Morpheus in Greek mythology is the God of Dreams, leader of the Oneiroi (dream gods), and he is the son of Hypnos, God of Sleep, and Pasithea, Goddess of Hallucinations and one of the three Muses according to Roman poet Ovid. He has several brothers - the best-known being Phantasos, God of Apparitions and Phobetor, God of Nightmares. His uncle is Thanatos, the God of Death. His grandparents are Nyx, Goddess of Night and Erebus, God of Darkness. In some sources, Morpheus was said to be romantically involved with Iris, the Goddess of the Rainbow, however little information exists to expand upon this.
He was said to reside in the Land of Dreams (Demos Oneiroi) which was located somewhere within the Underworld. Poets often referred to the two gates leading from the dream realm. One gate was fashioned of sawn ivory, the other of polished horn. False dreams were said to pass through the gate of ivory, while truthful, prophetic dreams winged their way out through the gate of horn.
His name means "shape shifting". In myths, Morpheus is said to be able to enter the dreams of mortals and transform into anything. The drug morphine is named after him. His symbol is the poppy. His Roman name is Somnus; the Oneiroi known collectively as the Somnia.
Morpheus' most defining trait is his complete tranquility, not unlike as though he is half-asleep. The God of Sleep is also very wise and kind, as he shows forgiveness to anyone who has wronged him, often even turning what they did into a positive thing, as with his brother Phantasos' nightmares. Morpheus has stated that he isn't good at confrontation.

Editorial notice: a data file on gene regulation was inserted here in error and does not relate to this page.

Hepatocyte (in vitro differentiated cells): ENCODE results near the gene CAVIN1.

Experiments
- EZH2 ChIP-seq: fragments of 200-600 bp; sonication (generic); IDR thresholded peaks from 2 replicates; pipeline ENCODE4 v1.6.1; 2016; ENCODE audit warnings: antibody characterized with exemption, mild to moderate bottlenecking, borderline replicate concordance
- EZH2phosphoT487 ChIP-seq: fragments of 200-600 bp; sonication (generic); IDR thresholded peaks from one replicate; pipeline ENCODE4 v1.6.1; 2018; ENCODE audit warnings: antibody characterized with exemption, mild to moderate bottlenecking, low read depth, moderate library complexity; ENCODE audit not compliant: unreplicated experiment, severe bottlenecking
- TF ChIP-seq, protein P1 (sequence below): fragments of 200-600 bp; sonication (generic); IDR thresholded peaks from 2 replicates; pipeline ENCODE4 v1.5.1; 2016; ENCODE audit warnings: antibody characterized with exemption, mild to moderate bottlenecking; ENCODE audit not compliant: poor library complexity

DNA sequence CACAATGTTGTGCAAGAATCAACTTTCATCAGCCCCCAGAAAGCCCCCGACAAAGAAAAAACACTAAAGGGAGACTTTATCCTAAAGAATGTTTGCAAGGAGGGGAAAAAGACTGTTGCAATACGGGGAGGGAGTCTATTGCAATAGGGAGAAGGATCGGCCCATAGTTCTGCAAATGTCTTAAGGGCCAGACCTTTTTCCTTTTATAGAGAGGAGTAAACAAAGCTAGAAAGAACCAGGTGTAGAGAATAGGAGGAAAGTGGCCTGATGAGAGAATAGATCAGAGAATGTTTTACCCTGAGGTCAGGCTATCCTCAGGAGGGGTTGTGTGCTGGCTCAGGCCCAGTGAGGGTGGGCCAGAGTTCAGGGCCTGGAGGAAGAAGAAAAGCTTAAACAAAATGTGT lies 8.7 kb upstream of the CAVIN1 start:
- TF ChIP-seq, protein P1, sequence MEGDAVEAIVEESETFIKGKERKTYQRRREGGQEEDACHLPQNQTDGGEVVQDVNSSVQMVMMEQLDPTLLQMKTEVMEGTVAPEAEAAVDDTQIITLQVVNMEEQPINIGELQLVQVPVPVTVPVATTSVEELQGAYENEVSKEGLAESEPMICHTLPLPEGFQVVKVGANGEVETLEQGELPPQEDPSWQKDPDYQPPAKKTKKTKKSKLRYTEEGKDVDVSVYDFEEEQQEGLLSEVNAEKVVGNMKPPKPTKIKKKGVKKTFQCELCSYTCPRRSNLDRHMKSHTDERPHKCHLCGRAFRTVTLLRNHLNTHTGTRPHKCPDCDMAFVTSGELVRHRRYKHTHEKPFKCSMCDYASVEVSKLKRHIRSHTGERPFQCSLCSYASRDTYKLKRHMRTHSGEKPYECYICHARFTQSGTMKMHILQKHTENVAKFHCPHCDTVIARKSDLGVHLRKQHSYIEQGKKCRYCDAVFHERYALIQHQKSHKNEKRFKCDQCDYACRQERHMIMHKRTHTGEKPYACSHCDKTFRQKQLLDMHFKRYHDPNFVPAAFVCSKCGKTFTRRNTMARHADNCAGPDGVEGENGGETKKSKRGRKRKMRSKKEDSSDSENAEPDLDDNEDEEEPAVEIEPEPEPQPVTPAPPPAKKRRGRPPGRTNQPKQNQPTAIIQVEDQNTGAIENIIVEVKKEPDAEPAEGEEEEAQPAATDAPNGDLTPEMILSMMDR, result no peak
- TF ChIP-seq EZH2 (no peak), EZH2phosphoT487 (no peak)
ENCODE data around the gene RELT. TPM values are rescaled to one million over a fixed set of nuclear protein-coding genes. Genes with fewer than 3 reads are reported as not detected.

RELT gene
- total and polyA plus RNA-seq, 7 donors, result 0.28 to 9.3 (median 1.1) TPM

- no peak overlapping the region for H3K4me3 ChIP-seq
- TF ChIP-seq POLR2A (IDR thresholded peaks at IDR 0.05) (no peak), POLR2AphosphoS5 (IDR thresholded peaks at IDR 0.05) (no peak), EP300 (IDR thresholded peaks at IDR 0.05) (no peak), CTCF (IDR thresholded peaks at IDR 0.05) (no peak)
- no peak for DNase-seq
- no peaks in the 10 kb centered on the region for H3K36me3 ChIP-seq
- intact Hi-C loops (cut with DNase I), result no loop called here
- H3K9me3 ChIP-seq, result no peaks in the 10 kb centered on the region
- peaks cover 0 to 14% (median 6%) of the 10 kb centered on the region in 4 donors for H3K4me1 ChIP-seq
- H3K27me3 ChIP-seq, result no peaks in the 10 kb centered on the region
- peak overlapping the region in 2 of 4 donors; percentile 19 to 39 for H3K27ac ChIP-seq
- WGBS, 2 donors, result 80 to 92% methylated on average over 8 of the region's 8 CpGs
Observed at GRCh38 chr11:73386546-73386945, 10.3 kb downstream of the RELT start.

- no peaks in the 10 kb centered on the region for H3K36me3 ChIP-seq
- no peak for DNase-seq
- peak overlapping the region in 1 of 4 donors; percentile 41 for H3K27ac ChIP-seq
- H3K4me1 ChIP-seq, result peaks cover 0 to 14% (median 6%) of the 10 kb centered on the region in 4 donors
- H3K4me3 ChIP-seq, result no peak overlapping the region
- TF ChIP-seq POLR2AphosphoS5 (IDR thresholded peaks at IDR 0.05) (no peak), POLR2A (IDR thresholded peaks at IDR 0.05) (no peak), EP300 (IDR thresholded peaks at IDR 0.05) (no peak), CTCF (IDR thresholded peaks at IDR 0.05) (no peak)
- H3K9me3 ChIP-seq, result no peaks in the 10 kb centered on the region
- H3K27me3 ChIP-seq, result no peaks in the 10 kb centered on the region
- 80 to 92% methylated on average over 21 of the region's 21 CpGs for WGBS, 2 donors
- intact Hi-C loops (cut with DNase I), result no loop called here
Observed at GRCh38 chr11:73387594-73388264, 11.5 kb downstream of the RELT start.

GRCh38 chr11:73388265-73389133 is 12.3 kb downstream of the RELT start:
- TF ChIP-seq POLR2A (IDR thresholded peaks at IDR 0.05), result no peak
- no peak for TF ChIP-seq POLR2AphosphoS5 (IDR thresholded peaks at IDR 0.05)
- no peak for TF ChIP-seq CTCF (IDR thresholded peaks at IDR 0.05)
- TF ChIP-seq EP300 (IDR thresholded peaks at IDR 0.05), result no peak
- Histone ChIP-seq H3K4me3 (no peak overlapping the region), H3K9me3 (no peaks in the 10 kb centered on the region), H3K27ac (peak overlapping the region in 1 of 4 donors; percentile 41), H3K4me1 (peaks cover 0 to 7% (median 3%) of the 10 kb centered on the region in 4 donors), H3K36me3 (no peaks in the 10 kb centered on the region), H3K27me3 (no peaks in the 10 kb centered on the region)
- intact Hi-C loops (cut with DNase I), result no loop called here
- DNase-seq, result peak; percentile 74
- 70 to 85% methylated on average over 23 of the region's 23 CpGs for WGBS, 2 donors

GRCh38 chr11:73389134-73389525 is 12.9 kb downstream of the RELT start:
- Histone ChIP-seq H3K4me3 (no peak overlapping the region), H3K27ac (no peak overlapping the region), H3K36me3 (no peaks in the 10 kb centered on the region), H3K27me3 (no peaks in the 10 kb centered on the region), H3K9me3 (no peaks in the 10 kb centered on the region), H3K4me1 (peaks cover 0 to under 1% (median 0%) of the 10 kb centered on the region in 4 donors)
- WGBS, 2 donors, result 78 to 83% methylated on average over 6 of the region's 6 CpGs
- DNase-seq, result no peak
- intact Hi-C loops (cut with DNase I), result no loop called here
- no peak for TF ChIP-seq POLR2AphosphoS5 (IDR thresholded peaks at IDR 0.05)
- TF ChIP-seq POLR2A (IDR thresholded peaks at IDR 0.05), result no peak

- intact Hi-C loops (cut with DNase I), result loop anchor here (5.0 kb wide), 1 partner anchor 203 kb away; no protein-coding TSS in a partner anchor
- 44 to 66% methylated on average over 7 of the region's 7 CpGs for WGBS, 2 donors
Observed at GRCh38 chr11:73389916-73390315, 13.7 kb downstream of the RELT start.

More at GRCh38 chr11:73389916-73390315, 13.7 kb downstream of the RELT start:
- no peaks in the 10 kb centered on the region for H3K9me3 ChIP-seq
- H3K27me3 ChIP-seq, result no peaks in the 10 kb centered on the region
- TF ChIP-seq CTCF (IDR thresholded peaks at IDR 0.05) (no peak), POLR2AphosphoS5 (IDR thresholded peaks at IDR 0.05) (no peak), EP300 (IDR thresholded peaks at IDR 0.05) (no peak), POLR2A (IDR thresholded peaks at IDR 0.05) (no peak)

Powers and Abilities
As a god, Morpheus possesses the natural powers & abilities of an Olympian god such as immortality, omnipresence, vast strength, and the potential to do magic such as the ability to shape-shift, to teleport and to manifest objects. As the God of Sleep he possesses the ability to make mortals and other gods fall asleep via his sleep blanket. However even he is not immune to falling asleep via this blanket, as seen in the episode "Hercules and the All Nighter". Morpheus also appears to bring the night by dragging his blanket across the sky.
In the film, he only appears briefly when he is shown bringing the night via his sheep-drawn chariot after the party to celebrate the birth of Zeus and Hera's newborn child Hercules. By the end of the film, he reappears when he along with all the Olympian Gods celebrate Hercules' victory against Hades, causing him to once again become a god and allowing him to return home to Mount Olympus.
In the animated series, he played a much more larger role, where he would often appear in either a cameo or as a major part of the plot.
In "Hercules and the Long Nightmare" at the dawn of time, we see how the each of the Greek Gods got their positions when helping to build Greece. Morpheus is made God of Sleep, much to the annoyance of his younger brother Phantasos, who believes that he would be better suited to the job. Phantasos makes his own sleep blanket to drag through the night sky, which results in the mortals receiving terrible nightmares. With mortals suffering and his approval rating plummeting, Morpheus enlists Hercules and Phil to help.
In "Hercules and the All Nighter", in order to stay up all night to study for exams, Hercules and Icarus go to see Morpheus and ask him to hold off on sleep for a little while. Morpheus rejects the idea, but when Hercules accidentally puts him to sleep, Greece and parts of Persia are doomed to stay awake.
In "Hercules and the Return of Typhon", Morpheus appears briefly during the three-day weekend festival celebrating Zeus' victory over the Titans.
- Morpheus is in truth the main god of dreams; his father Hypnos is the god of sleep.
- Morpheus seems to also be the god of night in both the movie and series, when in fact his grandmother Nyx is the goddess of night.
- His appearance differs slightly in the animated series from how he was depicted in the movie - in the movie he rides a chariot pulled by sheep. This is absent from the series.
- In Greek mythology, Morpheus' true form was said to be a winged man or demon.
- The drug morphine is named after him.